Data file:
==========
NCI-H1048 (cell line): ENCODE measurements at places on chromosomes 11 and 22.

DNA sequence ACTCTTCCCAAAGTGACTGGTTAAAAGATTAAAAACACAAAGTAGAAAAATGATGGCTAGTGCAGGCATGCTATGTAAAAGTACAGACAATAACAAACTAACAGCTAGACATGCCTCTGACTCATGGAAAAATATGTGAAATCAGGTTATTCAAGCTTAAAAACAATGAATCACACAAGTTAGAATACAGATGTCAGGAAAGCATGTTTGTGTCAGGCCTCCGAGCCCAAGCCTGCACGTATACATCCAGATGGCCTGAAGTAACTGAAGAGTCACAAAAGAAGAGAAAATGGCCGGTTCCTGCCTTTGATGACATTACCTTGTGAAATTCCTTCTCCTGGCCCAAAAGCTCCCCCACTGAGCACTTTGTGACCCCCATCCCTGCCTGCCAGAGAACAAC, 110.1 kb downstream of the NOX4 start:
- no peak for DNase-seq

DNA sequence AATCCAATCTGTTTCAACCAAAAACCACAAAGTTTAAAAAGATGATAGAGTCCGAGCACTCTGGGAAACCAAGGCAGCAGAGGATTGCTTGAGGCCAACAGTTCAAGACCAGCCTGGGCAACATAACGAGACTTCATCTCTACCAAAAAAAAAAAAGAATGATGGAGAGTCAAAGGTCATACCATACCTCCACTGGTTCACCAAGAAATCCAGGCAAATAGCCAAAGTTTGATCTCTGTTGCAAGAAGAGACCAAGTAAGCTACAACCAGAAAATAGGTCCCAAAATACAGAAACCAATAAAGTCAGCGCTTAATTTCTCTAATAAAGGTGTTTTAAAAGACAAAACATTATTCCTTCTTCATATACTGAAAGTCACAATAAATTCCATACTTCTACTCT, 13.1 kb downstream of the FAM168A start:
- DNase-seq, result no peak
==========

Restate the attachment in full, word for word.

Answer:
NCI-H1048 (cell line): ENCODE measurements at places on chromosomes 11 and 22.

DNA sequence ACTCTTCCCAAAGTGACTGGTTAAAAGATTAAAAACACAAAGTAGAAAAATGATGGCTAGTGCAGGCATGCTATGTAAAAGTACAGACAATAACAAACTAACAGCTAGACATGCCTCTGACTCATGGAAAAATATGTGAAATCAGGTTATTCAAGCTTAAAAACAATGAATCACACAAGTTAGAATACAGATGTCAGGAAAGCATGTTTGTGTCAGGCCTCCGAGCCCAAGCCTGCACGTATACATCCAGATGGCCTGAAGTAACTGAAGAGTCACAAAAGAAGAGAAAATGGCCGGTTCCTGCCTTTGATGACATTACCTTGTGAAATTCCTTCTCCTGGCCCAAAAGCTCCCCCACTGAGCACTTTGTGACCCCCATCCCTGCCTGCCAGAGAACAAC, 110.1 kb downstream of the NOX4 start:
- no peak for DNase-seq

DNA sequence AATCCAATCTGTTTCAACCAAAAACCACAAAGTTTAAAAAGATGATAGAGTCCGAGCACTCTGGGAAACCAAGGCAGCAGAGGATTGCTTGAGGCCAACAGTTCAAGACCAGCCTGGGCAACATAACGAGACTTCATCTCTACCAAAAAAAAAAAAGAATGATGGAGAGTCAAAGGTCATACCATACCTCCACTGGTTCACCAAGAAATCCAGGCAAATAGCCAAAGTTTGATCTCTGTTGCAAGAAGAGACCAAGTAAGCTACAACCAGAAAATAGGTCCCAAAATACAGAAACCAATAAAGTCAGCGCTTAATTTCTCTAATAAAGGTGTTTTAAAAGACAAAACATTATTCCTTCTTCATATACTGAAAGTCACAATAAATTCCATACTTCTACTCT, 13.1 kb downstream of the FAM168A start:
- DNase-seq, result no peak